Nothing gets me more hot and bothered than an opportunity to do some bit manipulation. Just ask my wife.

Today, we’re going to look at two different ways to convert a number in decimal into its binary representation.

## Modulo

This is an interesting way of converting decimal to binary. The idea is based on simple division and exploits the duality of binary: a bit is either going to be a one or a zero.

Let’s start with an undisputed fact: an even number will have a zero as its first bit, and an odd number will have a one. So, now the question becomes: what operation will always return either a one or a zero, irrespective of the *size* of the operand (the number) in binary?

The modulo operator.

Weeeeeeeeeeeeeeeeeeeeeeeeeeeeeeee

Here is the idea, broken down into steps:

- Perform the modulo operation on the given decimal number.
- Save this number in a data structure or a simple string (it will either be a one or a zero, of course).
- Perform integer division on the decimal and divide it in half.
- Repeat until the decimal number is less than or equal to zero.

Let’s visualize this:

203 % 2 = 1 203 // 2 = 101 101 % 2 = 1 101 // 2 = 50 50 % 2 = 0 50 // 2 = 25 25 % 2 = 1 25 // 2 = 12 12 % 2 = 0 12 // 2 = 6 6 % 2 = 0 6 // 2 = 3 3 % 2 = 1 3 // 2 = 1 1 % 2 = 1 1 // 2 = 0

Look at the results of all of the modulo operations (highlighted in red). If we collect all of them in order and then **reverse** it, it gives the binary representation of decimal 203:

`1100 1011`

Clearly, one of the important things to remember when calculating the binary representation using this algorithm is to either reverse the final result or to have used a `queue`

data structure.

Here is another way of visualizing it:

203 // 2 = 101, remainder 1 101 // 2 = 50, remainder 1 50 // 2 = 25, remainder 0 25 // 2 = 12, remainder 1 12 // 2 = 6, remainder 0 6 // 2 = 3, remainder 0 3 // 2 = 1, remainder 1 1 // 2 = 0, remainder 1

Again, the result is `1100 1011`

.

Let’s look at a couple of implementations.

### Implementations

Here are both recursive and iterative implementations.

#### Python

```
def decimalToBinary(num, binary_string=""):
if num == 0:
return binary_string
binary_string = str(num%2) + binary_string
return r_decimalToBinary(num // 2, binary_string)
def iterativeDecimalToBinary(num):
quotient = num
binary_string = ""
while True:
binary_string = str(quotient%2) + binary_string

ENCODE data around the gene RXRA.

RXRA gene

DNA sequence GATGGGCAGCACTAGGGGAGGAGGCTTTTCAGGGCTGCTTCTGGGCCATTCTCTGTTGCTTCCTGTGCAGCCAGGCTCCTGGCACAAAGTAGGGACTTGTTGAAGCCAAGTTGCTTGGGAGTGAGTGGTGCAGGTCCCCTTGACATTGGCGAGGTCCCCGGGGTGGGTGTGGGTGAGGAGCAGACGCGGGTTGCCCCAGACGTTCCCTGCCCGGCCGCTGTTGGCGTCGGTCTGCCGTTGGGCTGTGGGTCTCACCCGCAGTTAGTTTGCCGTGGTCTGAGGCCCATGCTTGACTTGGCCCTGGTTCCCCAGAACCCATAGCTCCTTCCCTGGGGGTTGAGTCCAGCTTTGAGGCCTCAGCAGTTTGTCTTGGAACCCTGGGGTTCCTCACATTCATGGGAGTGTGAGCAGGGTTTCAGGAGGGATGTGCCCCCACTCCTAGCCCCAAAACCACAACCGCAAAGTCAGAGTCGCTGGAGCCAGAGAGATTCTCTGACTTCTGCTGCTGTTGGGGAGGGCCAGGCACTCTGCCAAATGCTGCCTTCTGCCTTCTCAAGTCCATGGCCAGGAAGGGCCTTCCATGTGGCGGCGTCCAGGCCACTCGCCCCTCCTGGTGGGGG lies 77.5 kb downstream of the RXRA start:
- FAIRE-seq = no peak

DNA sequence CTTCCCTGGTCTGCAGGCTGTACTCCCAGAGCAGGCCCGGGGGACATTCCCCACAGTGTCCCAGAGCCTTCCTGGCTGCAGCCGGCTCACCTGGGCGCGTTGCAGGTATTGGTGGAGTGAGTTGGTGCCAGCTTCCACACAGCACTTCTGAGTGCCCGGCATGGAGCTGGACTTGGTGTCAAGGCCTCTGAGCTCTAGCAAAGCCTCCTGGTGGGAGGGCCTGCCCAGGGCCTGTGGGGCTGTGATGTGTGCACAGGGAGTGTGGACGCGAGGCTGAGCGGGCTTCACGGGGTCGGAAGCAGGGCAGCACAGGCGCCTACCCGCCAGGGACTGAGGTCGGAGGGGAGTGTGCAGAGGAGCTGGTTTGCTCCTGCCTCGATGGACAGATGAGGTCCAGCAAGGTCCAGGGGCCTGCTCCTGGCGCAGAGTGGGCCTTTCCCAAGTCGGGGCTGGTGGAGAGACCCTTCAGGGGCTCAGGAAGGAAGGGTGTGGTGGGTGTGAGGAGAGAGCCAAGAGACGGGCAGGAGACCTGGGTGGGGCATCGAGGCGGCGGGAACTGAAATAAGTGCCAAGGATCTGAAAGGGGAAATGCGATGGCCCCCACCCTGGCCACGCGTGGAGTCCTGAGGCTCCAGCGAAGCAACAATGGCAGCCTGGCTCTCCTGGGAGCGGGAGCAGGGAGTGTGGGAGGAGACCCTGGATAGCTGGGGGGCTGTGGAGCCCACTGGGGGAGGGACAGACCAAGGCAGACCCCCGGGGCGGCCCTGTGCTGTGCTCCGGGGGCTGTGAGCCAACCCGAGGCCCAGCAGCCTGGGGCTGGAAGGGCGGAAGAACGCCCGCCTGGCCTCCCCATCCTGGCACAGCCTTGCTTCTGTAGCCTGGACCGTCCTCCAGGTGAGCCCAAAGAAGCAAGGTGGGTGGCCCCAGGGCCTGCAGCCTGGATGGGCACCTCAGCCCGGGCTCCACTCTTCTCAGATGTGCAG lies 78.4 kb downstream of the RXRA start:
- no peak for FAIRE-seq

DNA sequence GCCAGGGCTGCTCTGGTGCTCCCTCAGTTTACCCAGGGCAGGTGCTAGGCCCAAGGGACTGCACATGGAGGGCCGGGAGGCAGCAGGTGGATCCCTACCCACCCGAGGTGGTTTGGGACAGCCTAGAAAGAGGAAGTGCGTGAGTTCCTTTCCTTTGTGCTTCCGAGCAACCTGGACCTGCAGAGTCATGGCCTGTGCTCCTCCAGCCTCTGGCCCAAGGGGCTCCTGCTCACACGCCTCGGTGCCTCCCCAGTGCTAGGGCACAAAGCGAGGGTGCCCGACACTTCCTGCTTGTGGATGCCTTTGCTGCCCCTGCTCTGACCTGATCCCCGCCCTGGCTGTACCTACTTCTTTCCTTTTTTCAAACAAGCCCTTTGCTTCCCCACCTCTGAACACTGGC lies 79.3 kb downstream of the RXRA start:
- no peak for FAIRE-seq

quotient = quotient//2
if quotient == 0:
return binary_string
print(decimalToBinary(203))
print(r_decimalToBinary(203))
```

#### Golang

```
package main
import (
"fmt"
"strconv"
)
func DecimalToBinary(dec int, byteString string) string {
if dec == 0 {
return byteString
}
byteString = strconv.Itoa(dec%2) + byteString
return DecimalToBinary(dec/2, byteString)
}
func IterativeDecimalToBinary(dec int) string {
binaryString := ""
quotient := dec
for {
binaryString = strconv.Itoa(quotient%2) + binaryString
quotient /= 2
if quotient == 0 {
return binaryString
}
}
}
func main() {
fmt.Println(DecimalToBinary(203, ""))
fmt.Println(IterativeDecimalToBinary(203))
}
```

weeeeeeeeeeeeeeeeeeeeeeee

## Bit Shifting

Here’s another look at these Go functions. This time, we’ll show another way to convert a decimal number to its binary representation using a bitwise right shift.

Here is the idea, broken down into steps:

- Decide on the number of bits that will represent the number. For the example below, I’ve chosen numbers that will fit into one byte, so I use 8 bits.
You’ll notice that only 7 bits are used in the functions below. This is because the number actually represents the number of right shifts to make, which is

`1 byte - 1 bit`

.In a real implementation, this calculation will be made internally and not be a burden on the caller.

See the

`asbits`

tool. Written in C, the internal statment that calculates the number of right shifts to perform depends on the number of display bytes and the size of an`unsigned integer`

:`int numBitsToRightShift = numDisplayBytes * sizeof(unsigned) - 1;`

- Perform a number of right shifts on the decimal number in decreasing order and
`AND`

it with the number one. This will have the desired effect of getting a one or a zero and in the correct representational order. - Repeat until the value of
`numBitsToRightShift`

is less than zero.

Let’s visualize this:

/* * Start at the first bit and move out. * For each shift, only the bit in the first position is considered. * * For example: * * asbits 203 2 * * (valueToConvert >> numBitsToRightShift) & 1 * * 203 >> 7 == 1 1 & 1 * 203 >> 6 == 3 11 & 1 * 203 >> 5 == 6 110 & 1 * 203 >> 4 == 12 1100 & 1 * 203 >> 3 == 25 11001 & 1 * 203 >> 2 == 50 110010 & 1 * 203 >> 1 == 101 1100101 & 1 * 203 >> 0 == 203 11001011 & 1 * * returns => 1100 1011 * */

One of the nice things about this method is that, unlike the previous method that relies upon the modulo operator, the result doesn’t need to be reversed.

As each right shift is completed, the result is appended to the data structure (or string) since they are calculated in order.

### Implementations

This time we’re only look at an implementation in Go, since it is the superior language.

Here is both a recursive and an iterative implementation.

#### Golang

```
package main
import (
"fmt"
"strconv"
)
func DecimalToBinary(dec, numBitsToRightShift int, byteString string) string {
if numBitsToRightShift < 0 {
return byteString
}
byteString += strconv.Itoa(dec >> numBitsToRightShift & 1)
return DecimalToBinary(dec, numBitsToRightShift-1, byteString)
}
func IterativeDecimalToBinary(dec int) string {
binaryString := ""
numBitsToRightShift := 7
for numBitsToRightShift >= 0 {
binaryString += strconv.Itoa(dec >> numBitsToRightShift & 1)
numBitsToRightShift -= 1
}
return binaryString
}
func main() {
fmt.Println(DecimalToBinary(203, 7, ""))
fmt.Println(IterativeDecimalToBinary(203))
}
```

## Conclusion

After some serious thought and contemplation, I have concluded that this is a damn fine article.